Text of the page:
In recent years, there’s been a significant increase in the popularity of cashless POS systems because they don’t require direct physical contact between a buyer and a seller. This was especially evident during the recent coronavirus pandemic. The number of Americans using mobile devices to make in-person payments rose from 92.3 million in 2020 to 101.2 million in 2021, according to a study by eMarketer. Additionally, according to this report, more than half of all smartphone users will have made a purchase using NFC by the year 2025. In fact, given these numbers, it’s quite possible that NFC-equipped payment terminals will eventually become standard for retail businesses, just as terminals that read magnetic stripes have today.
Tap, pay, and done: the exponential growth of NFC payments
Many customers become irritated if they have to wait too long to pay for their purchases at a checkout register. If so, this could be a serious issue for the business. With NFC-enabled payments, purchases can instead be finalized in a flash. NFC payments made in person are often processed 10 times faster than those made using traditional methods of payment. Compare these processing times:
NFC payments: 1-5 seconds
Credit cards: 15-30 seconds
Cash: 25-45 seconds
It’s important that SMBs in all industries have access to fast, safe, and simple payment options. NFC payments, sometimes simply referred to as “contactless payments” or “proximity payments,” provide higher levels of security than traditional payment systems. With NFC payment options, your customers’ payment preferences will be prioritized, and their convenience will increase.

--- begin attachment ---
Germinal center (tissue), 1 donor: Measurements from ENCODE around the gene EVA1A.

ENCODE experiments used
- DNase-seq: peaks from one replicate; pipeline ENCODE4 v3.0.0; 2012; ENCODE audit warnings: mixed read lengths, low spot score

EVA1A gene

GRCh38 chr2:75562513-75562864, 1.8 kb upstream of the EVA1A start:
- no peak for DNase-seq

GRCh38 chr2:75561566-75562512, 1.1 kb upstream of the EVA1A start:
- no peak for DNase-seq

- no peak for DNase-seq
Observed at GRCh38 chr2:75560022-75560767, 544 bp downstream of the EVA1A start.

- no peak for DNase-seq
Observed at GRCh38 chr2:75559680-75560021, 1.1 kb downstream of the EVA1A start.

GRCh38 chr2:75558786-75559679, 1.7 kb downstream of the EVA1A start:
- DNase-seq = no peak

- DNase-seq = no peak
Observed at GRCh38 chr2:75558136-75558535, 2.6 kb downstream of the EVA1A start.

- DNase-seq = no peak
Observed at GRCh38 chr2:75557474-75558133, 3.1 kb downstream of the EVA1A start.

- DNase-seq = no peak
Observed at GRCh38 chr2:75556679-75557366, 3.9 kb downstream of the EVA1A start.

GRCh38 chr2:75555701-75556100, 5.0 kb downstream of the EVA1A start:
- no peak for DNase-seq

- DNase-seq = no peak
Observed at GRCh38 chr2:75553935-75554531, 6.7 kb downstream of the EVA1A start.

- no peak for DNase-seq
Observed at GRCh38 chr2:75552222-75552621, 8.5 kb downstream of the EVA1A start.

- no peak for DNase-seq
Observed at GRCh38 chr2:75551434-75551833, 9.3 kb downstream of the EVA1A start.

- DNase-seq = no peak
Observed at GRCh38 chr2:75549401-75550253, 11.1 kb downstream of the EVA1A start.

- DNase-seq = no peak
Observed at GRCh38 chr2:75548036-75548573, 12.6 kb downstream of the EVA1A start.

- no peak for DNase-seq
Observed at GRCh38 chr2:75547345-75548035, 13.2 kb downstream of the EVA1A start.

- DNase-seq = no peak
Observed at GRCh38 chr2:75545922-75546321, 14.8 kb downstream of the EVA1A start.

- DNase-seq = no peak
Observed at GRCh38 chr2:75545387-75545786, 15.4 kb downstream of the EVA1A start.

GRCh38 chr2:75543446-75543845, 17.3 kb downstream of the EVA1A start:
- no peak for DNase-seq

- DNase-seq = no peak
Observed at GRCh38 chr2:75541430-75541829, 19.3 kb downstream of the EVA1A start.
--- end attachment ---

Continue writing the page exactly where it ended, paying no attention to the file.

To recap, the major advantages of NFC are:
- Security: With NFC payments, clients’ banking details are tokenized and encrypted with an algorithm to protect against fraudulent transactions. Because of this, customers making NFC payments don’t need to enter a PIN when they make purchases
- Convenience: In the U.S., some 41% of Americans never use cash for any of their weekly payments or expenses. This means that these transactions are conducted without the use of physical currency
- Freedom of payment: Roughly 40% of consumers use digital wallets, while 37% utilize contactless payment solutions
In the battle between traditional forms of payment and advanced digital payment technologies, which will come out on top? Data shows that:
- In the U.S. alone, consumers currently use more than one billion digital wallets to store and spend their money
- Some 43.9 million of these wallets are connected to Apple Pay
- Over 25 million active users of Google Pay regularly use the service to make in-store and online purchases
- At least 16.3 million people opt to use Samsung Pay for their transactions
Join the future of financial transactions with NFC
The emerging technology of NFC is responsible for the recent increase in the number of people making contactless mobile payments in the United States. More than half of all smartphone users are expected to have made a purchase via NFC by 2025. This estimate is based on current events as well as an in-depth analysis of digital payment trends for SMBs. Sekure Payment Experts will help you get set up to take NFC payments quickly, so you can be part of the next payment revolution. Get in touch with us at (866) 710-7382, email firstname.lastname@example.org, or visit our website at www.sekuremerchants.com.